I am pleased to advise that almost all existing Senior Counsel and a number of post-judicial former silks have now moved to Queen's Counsel.

This process was followed for the QCs that will be announced later this year and all new QC appointments will follow this process.

JP certificates - amended to reflect traditional oath

Justices of the Peace perform an important service for the Queensland community. Shortly after taking office, I decided to amend the appointment certificates for JPs and Commissioners for Declarations to include a traditional Oath of Allegiance to Her Majesty and the Queensland Coat of Arms. Queen Victoria granted Queensland the Coat of Arms in 1893 and it symbolises the Queen's constitutional authority in the State.
There are records in Queensland of JPs swearing allegiance to Queen Victoria from the mid 1800s.

That Oath includes statements such as 'I will at all times and in all things do equal justice to the poor and the rich, and discharge the duties of my office according to the laws and statutes of the Realm and the Colony, to the best of my knowledge and ability, without fear, favour, or affection'.

Today's Oath is not dissimilar: 'I do swear that I will well and truly serve Her Majesty Queen Elizabeth the Second, Her Heirs and Successors, in the office of justice of the peace and I will do right to all manner of people according to law without fear or favour, affection or ill-will.' All appointment certificates are also personally signed by me.

I made this change to ensure that all appointees knew that they were part of a long-standing tradition which dates back to the 1100s when the first justices of the peace were Keepers of the King's Peace under King Richard the 1st.
Competitive federalism

In keeping with our focus on maintaining Queensland's sovereignty through a direct connection with the monarchy, the Newman Government has consistently applied the principle of competitive federalism to issues affecting all States and Territories.

With the election of the Abbott Government, the Queensland Government will now be able to work with a federal government that will put cooperation before confrontation. However, this will not alter the fact that this Government takes very seriously its responsibility for law-making for the peace, welfare and good government of Queensland and will not modify our view that it is the Queensland Government that is in best position to make decisions in the best interests of Queenslanders.

The Government has an active reform agenda across all portfolios. Where uniform or consistent national laws are proposed, the Queensland Government believes that, as a general principle, there must be an overriding and clear case why the State should refer its constitutional powers to the Commonwealth Parliament before a reference is made.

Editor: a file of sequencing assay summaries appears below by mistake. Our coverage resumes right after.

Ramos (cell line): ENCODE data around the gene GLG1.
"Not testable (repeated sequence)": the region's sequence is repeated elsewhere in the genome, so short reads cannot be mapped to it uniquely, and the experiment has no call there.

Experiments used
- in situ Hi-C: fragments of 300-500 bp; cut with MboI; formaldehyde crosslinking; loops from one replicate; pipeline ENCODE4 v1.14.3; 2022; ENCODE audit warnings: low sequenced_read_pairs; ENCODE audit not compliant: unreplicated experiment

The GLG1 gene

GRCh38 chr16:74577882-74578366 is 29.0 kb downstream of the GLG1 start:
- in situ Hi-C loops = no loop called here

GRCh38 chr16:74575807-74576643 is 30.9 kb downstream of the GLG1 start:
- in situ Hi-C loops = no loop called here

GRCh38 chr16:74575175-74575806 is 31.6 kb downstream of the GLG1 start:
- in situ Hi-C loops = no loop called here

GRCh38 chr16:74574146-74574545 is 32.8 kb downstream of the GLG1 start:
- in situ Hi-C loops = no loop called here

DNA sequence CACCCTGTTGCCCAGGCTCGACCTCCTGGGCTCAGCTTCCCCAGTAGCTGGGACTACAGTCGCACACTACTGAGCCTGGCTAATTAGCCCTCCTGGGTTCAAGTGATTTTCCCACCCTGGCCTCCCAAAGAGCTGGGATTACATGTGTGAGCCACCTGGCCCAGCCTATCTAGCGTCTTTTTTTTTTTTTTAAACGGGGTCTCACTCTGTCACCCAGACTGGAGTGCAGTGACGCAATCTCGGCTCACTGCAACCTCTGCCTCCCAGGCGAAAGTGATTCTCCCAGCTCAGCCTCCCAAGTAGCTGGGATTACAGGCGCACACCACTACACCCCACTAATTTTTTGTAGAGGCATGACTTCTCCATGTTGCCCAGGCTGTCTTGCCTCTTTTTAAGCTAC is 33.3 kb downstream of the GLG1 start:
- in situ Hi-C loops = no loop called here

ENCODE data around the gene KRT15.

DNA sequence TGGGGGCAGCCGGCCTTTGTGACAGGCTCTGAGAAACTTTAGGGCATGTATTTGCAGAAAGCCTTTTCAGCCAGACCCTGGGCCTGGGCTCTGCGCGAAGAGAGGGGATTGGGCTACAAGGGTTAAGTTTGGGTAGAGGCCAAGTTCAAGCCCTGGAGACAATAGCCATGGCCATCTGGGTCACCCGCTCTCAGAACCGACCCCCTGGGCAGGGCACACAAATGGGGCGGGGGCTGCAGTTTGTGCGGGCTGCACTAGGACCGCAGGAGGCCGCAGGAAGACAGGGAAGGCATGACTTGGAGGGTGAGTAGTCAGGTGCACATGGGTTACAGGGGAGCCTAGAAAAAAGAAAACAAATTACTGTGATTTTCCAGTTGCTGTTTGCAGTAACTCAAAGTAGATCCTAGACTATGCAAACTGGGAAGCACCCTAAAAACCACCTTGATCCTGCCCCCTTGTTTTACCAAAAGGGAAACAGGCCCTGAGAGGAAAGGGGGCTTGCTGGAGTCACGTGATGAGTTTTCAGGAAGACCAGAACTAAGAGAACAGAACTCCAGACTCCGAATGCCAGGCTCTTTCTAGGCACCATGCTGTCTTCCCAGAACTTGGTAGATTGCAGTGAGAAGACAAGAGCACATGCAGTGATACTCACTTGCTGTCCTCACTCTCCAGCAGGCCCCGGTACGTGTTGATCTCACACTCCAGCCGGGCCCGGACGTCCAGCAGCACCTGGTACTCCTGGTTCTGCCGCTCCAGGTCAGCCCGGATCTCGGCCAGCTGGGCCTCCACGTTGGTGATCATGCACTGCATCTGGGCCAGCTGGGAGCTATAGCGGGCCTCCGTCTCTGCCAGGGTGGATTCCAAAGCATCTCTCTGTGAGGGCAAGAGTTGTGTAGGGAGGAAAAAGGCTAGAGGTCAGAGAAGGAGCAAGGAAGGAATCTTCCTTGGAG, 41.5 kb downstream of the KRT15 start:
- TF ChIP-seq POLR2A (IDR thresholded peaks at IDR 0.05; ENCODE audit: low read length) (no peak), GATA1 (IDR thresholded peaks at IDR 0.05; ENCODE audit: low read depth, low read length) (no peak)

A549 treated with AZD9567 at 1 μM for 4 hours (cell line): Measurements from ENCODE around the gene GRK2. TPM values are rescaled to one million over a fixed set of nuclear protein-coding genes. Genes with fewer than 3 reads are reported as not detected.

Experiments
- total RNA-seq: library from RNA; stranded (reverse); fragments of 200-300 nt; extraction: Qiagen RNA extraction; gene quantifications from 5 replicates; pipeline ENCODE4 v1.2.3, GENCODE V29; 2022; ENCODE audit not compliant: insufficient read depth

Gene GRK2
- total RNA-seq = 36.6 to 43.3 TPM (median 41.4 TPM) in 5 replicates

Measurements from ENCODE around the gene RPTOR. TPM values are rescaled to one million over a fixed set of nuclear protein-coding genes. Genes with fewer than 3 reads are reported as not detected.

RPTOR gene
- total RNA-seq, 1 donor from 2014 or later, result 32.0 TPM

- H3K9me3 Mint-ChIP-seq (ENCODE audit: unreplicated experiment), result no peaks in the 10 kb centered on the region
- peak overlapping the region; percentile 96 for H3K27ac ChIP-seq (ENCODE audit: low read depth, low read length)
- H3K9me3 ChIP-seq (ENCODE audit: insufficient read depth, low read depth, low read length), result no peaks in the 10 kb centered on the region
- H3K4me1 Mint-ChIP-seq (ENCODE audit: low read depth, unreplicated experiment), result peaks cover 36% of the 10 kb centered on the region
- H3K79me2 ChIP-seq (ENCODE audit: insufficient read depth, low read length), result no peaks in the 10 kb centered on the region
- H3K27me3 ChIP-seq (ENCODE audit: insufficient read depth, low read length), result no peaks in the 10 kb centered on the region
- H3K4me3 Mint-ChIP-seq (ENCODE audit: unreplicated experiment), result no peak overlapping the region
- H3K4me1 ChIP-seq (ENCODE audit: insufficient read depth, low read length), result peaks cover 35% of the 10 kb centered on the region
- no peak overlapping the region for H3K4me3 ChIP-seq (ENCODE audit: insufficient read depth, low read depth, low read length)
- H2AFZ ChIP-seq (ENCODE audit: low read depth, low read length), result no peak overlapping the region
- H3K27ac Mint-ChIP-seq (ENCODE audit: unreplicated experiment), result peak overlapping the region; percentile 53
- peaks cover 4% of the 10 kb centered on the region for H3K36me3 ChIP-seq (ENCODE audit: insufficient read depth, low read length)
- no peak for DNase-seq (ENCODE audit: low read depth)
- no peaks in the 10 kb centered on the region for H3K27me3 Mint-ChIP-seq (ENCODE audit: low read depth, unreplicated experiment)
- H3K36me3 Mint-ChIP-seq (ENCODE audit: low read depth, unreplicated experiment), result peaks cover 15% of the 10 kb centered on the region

Where there is a case for consistent legislative purposes among the States, the Government's preferred approach is to give effect to those purposes, where possible, by Queensland legislation that remains entirely within the province of the Queensland legislature to amend or repeal.

In my portfolio, for example, the Government chose not to participate in the national legal profession reforms as advocated last year because the proposed model was not considered to be in the best interests of Queensland.

The Government has also acted in the best interests of Queenslanders by introducing some of the toughest criminal laws in the country, most notably in relation to:

  • The confiscation of unexplained wealth - resisting the Federal Government's push for national legislation;
  • Synthetic drugs - making possession, sale or trafficking of any substance with an intended similar effect to a dangerous drug a criminal offence;
  • Organised crime and criminal motorcycle gangs; and
  • The continuing detention and supervision of dangerous sexual offenders.

Consistent with this approach, the Government has also developed a set of principles against which current or proposed inter-governmental activities with the Commonwealth and other states and territories must be rigorously assessed.

Those principles are underpinned by a desire to improve the well­ being of Queenslanders and preserve Queensland's constitutional prerogatives of parliamentary, policy and fiscal sovereignty within the context of the Australian Federation and the Constitution of Australia.

I am confident that this framework provides a sound basis for policy and legislative development and decision-making for the future.

Thank you again for giving me the opportunity to address you this evening and I trust that the measures I have discussed reassure you that the Queensland Government is committed to maintaining strong constitutional and traditional links to our sovereign.